Top Ten Tuesday is a weekly meme created by The Broke and the Bookish and now hosted by Jana at That Artsy Reader Girl.
The rules are simple:
- Each Tuesday, Jana assigns a new topic. Create your own Top Ten list that fits that topic – putting your unique spin on it if you want.
- Everyone is welcome to join but please link back to The Artsy Reader Girl in your own Top Ten Tuesday post.
- Add your name to the Linky widget on that day’s post so that everyone can check out other bloggers’ lists.
- Or if you don’t have a blog, just post your answers as a comment.
This week’s topic is New-to-Me Authors I Read In 2018. I read books by 40 new-to-me authors, so I have plenty to choose from.
Here are my top ten, in a-z author order:
Michel Bussi – Time is a Killer, a psychological thriller, translated from the French; this shifts from the past to the present, set on the island of Corsica.
Robert Dinsdale: The Toymakers – a magical and wonderful book set mainly in 1917 whilst the First World War was taking its toll of humanity, leaving despair and tragedy in its wake. It’s a blend of historical fiction and magic realism.
Lisa Jewell -Her first book, Ralph’s Party, came out in 1998 and since then she has written many books. Watching You is her latest book, crime fiction that keeps you guessing about everything right from the first page – someone was murdered, but who was it and why, and just who was the killer?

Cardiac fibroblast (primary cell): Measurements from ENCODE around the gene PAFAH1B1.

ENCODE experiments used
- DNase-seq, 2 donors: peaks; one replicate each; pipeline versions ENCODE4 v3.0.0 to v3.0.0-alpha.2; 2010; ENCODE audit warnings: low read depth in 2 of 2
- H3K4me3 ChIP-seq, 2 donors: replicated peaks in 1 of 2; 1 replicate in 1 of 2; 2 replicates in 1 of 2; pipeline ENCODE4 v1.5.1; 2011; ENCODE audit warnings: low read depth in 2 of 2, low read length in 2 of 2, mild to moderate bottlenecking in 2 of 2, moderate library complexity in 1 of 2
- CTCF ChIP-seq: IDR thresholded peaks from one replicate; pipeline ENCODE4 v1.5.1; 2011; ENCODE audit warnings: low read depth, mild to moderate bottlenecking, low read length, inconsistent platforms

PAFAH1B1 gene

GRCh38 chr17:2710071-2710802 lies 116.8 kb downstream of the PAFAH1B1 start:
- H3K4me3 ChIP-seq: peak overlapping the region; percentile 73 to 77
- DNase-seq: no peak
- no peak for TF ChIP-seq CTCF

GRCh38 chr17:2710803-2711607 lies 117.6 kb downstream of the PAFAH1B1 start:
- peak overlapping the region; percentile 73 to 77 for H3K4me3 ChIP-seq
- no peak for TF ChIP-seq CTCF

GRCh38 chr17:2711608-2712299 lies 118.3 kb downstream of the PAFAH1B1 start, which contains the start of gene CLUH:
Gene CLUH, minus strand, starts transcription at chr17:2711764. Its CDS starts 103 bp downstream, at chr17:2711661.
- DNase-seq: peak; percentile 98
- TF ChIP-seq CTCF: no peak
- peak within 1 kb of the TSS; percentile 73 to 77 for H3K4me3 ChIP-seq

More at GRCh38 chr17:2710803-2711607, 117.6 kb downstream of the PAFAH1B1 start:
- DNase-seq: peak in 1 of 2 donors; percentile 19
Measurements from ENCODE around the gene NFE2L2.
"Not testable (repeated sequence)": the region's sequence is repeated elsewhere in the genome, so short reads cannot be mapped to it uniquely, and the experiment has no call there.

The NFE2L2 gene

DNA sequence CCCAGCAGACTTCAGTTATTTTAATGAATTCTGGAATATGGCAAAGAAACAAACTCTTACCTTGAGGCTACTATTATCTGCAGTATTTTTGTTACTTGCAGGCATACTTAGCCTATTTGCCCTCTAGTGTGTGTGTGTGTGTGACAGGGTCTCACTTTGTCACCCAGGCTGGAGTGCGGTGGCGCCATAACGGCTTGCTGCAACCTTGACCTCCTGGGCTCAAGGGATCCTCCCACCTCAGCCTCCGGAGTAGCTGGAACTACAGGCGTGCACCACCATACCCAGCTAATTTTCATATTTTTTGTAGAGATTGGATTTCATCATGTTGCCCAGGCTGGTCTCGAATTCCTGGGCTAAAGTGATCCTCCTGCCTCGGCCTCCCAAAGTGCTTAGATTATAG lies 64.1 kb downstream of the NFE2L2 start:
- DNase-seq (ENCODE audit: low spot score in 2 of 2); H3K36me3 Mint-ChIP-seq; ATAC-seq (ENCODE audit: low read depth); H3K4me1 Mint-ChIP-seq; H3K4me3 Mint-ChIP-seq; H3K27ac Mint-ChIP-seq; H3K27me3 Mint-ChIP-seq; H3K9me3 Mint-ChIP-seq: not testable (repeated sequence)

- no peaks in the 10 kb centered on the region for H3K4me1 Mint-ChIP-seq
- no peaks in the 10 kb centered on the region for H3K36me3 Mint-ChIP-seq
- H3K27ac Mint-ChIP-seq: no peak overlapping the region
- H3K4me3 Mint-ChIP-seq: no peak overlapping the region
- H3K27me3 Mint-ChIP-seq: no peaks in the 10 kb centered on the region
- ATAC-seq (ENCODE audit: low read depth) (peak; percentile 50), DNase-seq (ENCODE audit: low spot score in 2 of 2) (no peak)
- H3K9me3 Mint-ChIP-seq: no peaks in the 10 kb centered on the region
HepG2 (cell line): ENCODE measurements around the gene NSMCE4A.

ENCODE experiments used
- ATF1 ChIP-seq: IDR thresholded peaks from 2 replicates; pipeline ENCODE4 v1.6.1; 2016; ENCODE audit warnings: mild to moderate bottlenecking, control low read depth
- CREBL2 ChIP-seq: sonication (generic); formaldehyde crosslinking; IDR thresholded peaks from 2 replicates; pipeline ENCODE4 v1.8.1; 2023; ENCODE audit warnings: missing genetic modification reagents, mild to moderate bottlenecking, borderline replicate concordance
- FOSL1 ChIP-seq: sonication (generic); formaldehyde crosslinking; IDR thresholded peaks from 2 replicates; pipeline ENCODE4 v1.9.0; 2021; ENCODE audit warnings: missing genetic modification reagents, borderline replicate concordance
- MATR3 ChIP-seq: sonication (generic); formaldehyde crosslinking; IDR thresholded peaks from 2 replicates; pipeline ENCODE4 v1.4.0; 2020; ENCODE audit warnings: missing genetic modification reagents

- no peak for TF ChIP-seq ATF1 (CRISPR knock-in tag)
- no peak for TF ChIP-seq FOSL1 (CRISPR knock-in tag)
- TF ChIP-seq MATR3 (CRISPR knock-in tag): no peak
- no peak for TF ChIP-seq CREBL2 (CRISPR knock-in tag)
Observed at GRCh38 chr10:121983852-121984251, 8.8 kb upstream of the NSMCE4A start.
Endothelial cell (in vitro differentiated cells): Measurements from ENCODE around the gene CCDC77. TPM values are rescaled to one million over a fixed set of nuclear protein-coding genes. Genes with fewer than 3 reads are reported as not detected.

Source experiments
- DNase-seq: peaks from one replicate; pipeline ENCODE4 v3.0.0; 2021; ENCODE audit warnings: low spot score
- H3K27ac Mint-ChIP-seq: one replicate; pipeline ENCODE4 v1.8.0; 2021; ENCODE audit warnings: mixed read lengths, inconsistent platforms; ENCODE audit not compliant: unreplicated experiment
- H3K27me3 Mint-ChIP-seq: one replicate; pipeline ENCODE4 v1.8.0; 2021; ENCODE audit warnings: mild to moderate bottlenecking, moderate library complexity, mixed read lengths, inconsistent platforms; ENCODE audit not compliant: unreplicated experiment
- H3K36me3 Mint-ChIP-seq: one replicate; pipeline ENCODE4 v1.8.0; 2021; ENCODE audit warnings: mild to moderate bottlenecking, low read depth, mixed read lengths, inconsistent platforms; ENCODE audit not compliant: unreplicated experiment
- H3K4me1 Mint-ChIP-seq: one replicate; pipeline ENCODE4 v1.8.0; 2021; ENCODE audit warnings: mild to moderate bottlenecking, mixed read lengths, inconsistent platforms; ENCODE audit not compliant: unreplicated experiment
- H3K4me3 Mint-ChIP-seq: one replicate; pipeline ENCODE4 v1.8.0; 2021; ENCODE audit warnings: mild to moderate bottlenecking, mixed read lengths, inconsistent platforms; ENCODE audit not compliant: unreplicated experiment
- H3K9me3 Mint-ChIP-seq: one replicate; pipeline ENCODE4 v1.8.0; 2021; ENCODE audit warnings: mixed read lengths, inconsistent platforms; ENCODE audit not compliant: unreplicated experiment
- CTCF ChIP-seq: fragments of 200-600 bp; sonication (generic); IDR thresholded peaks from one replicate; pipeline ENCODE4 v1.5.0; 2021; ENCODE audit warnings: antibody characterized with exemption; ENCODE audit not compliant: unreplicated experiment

Alma Katsu: The Hunger, historical fiction, weaving facts with hints of the supernatural and Indian myths, about the Donner Party, pioneers as they made their way west to California in 1846.
Joseph Knox: The Smiling Man, the second Aidan Waits book. Waits is a Detective Constable who plays very close to the edge and has little regard for his own safety in this fascinating and complex murder mystery.
Andrew Miller: Now We Shall Be Entirely Free historical fiction, set in 1809 during the Peninsular Wars. Captain John Lacroix has returned to England, injured and close to death. as he regains his physical health it is clear that he is on the edge of a breakdown, mentally and emotionally.
Rhiannon Navin: Only Child, her debut novel. It’s one of the most powerful books I’ve read for ages. It’s emotional, moving and absolutely compelling reading.
Barney Norris: Turning for Home set on the day of Robert’s 80th birthday celebration. Still grieving after his wife’s recent death, he is finding it a sad, rather than a joyful occasion as the family gather together. A moving book with emotional depth.
Jo Spain: The Confession her fifth book this is set in Ireland. It begins as Harry McNamara, a banker, recently cleared of multiple accounts of fraud, is brutally attacked in his own home in front of his wife, Julie.